* Your assessment is very important for improving the work of artificial intelligence, which forms the content of this project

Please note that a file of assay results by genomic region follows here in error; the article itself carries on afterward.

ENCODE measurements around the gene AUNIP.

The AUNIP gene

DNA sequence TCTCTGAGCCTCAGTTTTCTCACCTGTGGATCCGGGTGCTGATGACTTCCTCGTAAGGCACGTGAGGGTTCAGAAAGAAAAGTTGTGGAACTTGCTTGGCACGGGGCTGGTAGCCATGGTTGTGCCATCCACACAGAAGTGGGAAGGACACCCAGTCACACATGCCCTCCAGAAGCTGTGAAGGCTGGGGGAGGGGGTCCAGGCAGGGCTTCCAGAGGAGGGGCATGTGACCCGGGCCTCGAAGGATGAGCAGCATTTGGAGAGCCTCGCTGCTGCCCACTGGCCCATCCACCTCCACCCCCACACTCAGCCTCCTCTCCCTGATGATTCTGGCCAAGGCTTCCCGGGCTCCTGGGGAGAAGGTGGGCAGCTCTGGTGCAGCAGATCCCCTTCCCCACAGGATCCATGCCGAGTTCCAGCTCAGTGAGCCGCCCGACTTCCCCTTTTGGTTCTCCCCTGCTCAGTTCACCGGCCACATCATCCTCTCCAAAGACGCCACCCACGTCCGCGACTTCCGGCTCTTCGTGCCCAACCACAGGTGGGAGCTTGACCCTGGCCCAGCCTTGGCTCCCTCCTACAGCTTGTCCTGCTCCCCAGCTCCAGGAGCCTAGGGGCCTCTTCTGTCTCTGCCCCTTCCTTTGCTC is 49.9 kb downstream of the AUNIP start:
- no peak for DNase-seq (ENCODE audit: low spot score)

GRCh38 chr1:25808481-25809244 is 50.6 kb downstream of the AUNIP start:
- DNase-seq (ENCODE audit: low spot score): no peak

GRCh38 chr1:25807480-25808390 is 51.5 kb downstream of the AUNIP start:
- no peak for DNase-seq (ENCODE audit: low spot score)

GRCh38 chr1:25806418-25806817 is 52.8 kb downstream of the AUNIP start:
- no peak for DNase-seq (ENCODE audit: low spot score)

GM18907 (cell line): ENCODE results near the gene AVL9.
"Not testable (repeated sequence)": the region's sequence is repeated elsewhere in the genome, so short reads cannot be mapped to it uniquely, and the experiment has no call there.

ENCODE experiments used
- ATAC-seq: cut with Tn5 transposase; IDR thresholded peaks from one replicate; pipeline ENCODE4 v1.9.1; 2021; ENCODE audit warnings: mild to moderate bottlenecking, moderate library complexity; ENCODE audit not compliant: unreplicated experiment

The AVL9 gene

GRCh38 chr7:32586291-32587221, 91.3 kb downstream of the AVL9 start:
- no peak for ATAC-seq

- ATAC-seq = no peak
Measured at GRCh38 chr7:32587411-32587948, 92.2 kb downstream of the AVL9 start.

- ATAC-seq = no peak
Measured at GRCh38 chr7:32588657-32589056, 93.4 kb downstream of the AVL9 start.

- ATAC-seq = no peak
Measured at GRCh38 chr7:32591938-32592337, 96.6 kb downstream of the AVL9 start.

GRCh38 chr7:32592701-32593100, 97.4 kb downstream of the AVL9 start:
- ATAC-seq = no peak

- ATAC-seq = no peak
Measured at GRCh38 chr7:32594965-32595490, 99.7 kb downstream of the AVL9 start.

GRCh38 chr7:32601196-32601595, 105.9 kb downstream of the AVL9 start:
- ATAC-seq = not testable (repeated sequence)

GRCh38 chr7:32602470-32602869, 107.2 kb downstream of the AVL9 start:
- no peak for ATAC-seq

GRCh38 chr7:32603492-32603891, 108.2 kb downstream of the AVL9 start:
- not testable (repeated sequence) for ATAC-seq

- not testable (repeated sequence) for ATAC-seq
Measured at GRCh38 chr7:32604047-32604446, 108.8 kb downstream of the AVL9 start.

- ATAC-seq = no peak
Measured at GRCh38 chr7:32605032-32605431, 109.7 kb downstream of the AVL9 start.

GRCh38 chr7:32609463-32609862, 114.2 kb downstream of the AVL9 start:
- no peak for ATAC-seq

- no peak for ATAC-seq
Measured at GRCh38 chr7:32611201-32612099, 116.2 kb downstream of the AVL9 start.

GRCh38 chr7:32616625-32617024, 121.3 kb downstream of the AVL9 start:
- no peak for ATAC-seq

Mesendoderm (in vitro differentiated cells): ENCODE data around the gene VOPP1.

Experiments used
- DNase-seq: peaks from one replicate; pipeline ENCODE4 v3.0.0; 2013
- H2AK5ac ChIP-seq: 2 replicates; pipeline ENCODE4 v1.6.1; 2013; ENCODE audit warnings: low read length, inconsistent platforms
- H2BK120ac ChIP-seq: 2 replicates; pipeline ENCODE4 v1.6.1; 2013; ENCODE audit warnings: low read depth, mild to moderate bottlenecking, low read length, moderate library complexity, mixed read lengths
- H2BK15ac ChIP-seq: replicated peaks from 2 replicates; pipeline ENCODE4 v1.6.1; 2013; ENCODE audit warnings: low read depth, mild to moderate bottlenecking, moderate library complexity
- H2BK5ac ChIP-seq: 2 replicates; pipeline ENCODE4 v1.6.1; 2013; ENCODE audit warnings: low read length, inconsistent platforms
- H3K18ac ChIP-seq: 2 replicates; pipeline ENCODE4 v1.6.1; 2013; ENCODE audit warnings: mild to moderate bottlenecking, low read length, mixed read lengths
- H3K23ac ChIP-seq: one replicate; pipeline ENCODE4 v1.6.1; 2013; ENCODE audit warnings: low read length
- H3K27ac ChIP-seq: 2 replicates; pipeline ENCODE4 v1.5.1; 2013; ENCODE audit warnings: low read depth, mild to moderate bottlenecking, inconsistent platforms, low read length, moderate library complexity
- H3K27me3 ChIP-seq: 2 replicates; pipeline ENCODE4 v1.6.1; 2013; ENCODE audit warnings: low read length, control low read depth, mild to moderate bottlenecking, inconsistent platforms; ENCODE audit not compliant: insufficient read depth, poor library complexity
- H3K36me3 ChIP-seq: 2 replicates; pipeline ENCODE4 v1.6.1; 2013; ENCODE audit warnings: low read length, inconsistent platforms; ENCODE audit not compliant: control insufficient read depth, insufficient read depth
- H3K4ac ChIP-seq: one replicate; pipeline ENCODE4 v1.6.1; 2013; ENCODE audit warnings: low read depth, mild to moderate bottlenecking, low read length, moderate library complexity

Convincing Commercials Teacher: Tyler McBride Focus of Unit: Propaganda, advertising, and visual texts Grade Level: 7 to 9 Common Core State Standards RI.8.1 - Cite the textual evidence that most strongly supports an analysis of what the text says explicitly as well as inferences drawn from the text. RI.8.6 - Determine an author’s point of view or purpose in a text and analyze how the author acknowledges and responds to conflicting evidence or viewpoints. RI.8.7 - Evaluate the advantages and disadvantages of using different mediums (e.g., print or digital text, video, multimedia) to present a particular topic or idea. W.8.4 - Produce clear and coherent writing in which the development, organization, and style are appropriate to task, purpose, and audience. SL.8.2 - Analyze the purpose of information presented in diverse media and formats (e.g., visually, quantitatively, orally) and evaluate the motives (e.g., social, commercial, political) behind its presentation. SL.8.3 - Delineate a speaker’s argument and specific claims, evaluating the soundness of the reasoning and relevance and sufficiency of the evidence and identifying when irrelevant evidence is introduced. Unit Objectives The students will be able to: – Understand and use basic film terms (e.g., high angle, low angle, establishing shot, long shot, and close up). – Understand basic propaganda/persuasive techniques (e.g., bandwagon, testimonial, and card stacking). – Analyze the methods creators of propaganda and advertising use to persuade the viewer. – Apply their knowledge of persuasion and visual texts to create a commercial for a product they create. Final Summative Assessment Group assessment: The students will work in groups to write a commercial script for a product they create. The script will include any dialogue, stage directions, and camera angles. Then, the students will film and edit the commercials using windows movie maker or a similar software. In the final product, the students will include an explanation of their choices of color, camera angles, images, and editing features. Individual assessment: The students will draw their own propaganda posters on a topic that relates to their school or their life. Then, the students will write a short paragraph explaining their choices of color and images for the poster. Instructional Tools and Activities Week 1: – Introduction – Ask students to quick write about their favorite commercials and why they stand out in their mind. View various commercials and begin discussing how they attempt to persuade the viewer (see suggested videos in the resource section below). – Introduce propaganda/persuasive techniques (see “Persuasion” Prezi in resource section below). – Introduce camera angles/shot vocabulary and discuss how those effect the viewer (see “Camera Vocabulary” Prezi in resource section below). – Discuss how colors in visual texts create different emotional effects. – Application – During one lesson, give students a variety of old magazines. Give them a time limit, and ask them to find as many examples of persuasive techniques as possible and be able to explain them. Week 2: – Introduction – Lead a discussion with students and write on the board what students already know about propaganda in order to determine their prior knowledge. – Introduce and define propaganda (see “Propaganda” Prezi in resource section below). – Watch and analyze the Disney “Taxes” propaganda video (a link is provided below). – Application – During one lesson, give students a variety of printed propaganda posters and ask them to analyze them in small groups using vocabulary and the analysis method the teacher has modeled. One possible way to accomplish this is to set up stations around the room with different propaganda posters at each table. If necessary or helpful, use the “Propaganda Poster” worksheet at the end of this document. – Application – Introduce the individual assessment explained above. Week 3: Begin the commercial project. Show the teacher's model video and script, then allow students to evaluate it using the project rubric. Then, divide the students into groups, assign them a product, and allow them to begin completing the “Marketing Background” sheet and writing their script. Suggested product ideas: breakfast cereal, sports drink, candy bar, board game, or video game. If time, begin filming. Week 4: Begin/continue filming. Begin editing videos. Week 5: Continue editing videos. On the last day or two, watch all of the class videos and discuss their effectiveness. Have students write a quick write reflecting on what they have learned throughout this unit. Teaching Resources and Materials Prezis: Persuasion http://prezi.com/1hymbjgk2grt/persuasive-techniques-inadvertising/ Camera Vocabulary http://prezi.com/wnhc_vxlycmw/camera-angles-andshots/ Propaganda http://prezi.com/iobkbgjctfoo/propaganda/ Suggested Videos: Nolan's Cheese Commercial http://www.youtube.com/watch?v=YqlQS5CCmwI Disney “Taxes” Propaganda Video http://www.youtube.com/watch?v=oqMVpcbhpqw Teacher's example http://www.youtube.com/watch? v=mMJjp_bYWz4&list=UUu5hWd8THYQEyt2hQ5PUIxw&ind ex=1&feature=plcp Various commercials of the teacher's choosing. For additional ideas, look at recent super bowl commercials. Propaganda Posters: http://www.propagandaposters.us/index.html Name:_________________ Date:________ Period:___ Propaganda Posters 1. Who is the poster's audience? 2. What is the poster's message? What is it telling the viewer to do? 3. What colors are in the poster? What effect do these colors have? 4. Are there any important symbols in the poster? If so, what effect do they have? 5. Are there any of the persuasive techniques from your notes on this poster? If so, what are they? What effect do they have? 6. Are there any examples of logos, ethos, or pathos in the poster? If so, what effect do they have? Name:_________________ Date:________ Period:___ Marketing Background 1. Who is your target audience? How old are they? Are you targeting one gender in particular? Be specific. 2. What are the unique characteristics of your product? Why would someone want to buy it? What makes it different from everything else out there? 3. Name your product. Why is this the name? If you want, include a slogan. 4. Which marketing technique will you use? Why? 5. What colors will you try to use in your ad? Why? 6. Start planning the specifics of your ad. What is the situation? What is the setting? What characters will be in your ad? What will happen? Example Script Commercial opens to Dr. McBride sitting at a desk in an office. Mid shot on McBride's face. Dr. McBride: Do you have a cold? Does your nose run so much that it feels like your brains are going to ooze out through your nose? Do you cough so much that it feels like your going to hack up a lung? If so, then try Dr. McBride's Miracle Cure. Fade to actor coughing and sneezing. Mid shot, black and white. Narrator: Dr. McBride's Miracle Cure solves the sneezing, running nose, and coughing that keeps you from doing everyday chores, playing with your kids, or going to work and earning your living. Don't let cold symptoms keep you from doing what you love. Fade to picture of Dr. McBride's miracle cure. Pan across image. Narrator: Dr. McBride's patented Miracle Cure System is made from all natural ingredients and is allergen free. Simply take one pill every twelve hours and you will be free from pain all day long. Fade to actor running and skipping out of building and leaping into the air. Narrator: You will be free enjoy your day without an oozing nose or hacking cough. You won't be forced to teach with a hoarse voice or work with a splitting headache. With the miracle cure system, you can spend the day however you like. Let Dr. McBride's cure take away all of your problems. Try it today! It's available wherever medicines are sold. Freeze on long shot of actor leaping into the air. Narrator: (In a sped-up voice) These statements have not been evaluated by the food and drug administration. Please do not take while driving or operating heavy machinery. Dr. McBride's Miracle Cure is not a real product and this commercial is intended for demonstration purposes only. Explanation: I used the testimonial persuasive technique to attempt to convince the viewers that my product was legitimate and trustworthy. A doctor was the subject of the testimonial. He narrated the commercial, which also added credibility to the commercial (an example of ethos). The commercial showed an actor who had not taken the advertised medicine, and this portion of the video was in black and white. This lack of color reinforced the viewer's negative feelings toward being sick. Later, the video transitioned into color, which created a happier mood at the end of the video. Commercial Rubric 0 to 2 3 to 4 5 to 6 7 to 8 Video Little evidence that color, Presentation camera angles, and/or editing were purposefully chosen. Color, camera angles, and/or Uses color, camera angles, Purposefully and carefully uses editing may be poorly chosen or and/or editing to create mood or color, camera angles, and designed. affect the viewer. editing affect the viewer and create a mood. Performers Some performers forget lines, miss cues, or distract the audience. Few or no props present. Hard to hear or understand, remember many of their lines and cues, and use some props. Actors speak with clear voices, know most of their lines and cues, and are mostly prepared with props. Performers articulate clearly, know all lines and cues, and are all prepared with props and/or costumes. Persuasive techniques The team does not use persuasive techniques, logos, ethos, or pathos. Revised Script The revised script is irrelevant or difficult to understand. Attempts to use either one persuasive technique or one example of logos, ethos, or pathos. Some words in the script may be chosen to affect the viewer, but the revised script overall is confusing or poorly written. Includes some stage/camera directions. The team attempts to explain some of their design decisions, including persuasive techniques, color, and/or camera angles. Packaging or label provided, but shows no preparation. Appropriately uses either one persuasive technique or one example of logos, ethos, or pathos. The revised script is well written and uses specific words to attempt to affect the reader. Includes relevant stage/camera directions. Uses one persuasive technique and one example of logos, ethos, or pathos OR two persuasive techniques. The revised script is well written and uses carefully chosen words to affect the viewer. Includes complete stage/camera directions. The team explains most of their design decisions, including persuasive techniques, color, and/or camera angles. Packaging or label is appropriate for product but lacks creativity or interest. The team completely explains their design decisions, including persuasive techniques, color, and camera angles. Product packaging is eyecatching and shows creativity Explanation No explanation is included, or the explanation is irrelevant Product & Packaging Little or no packaging/label.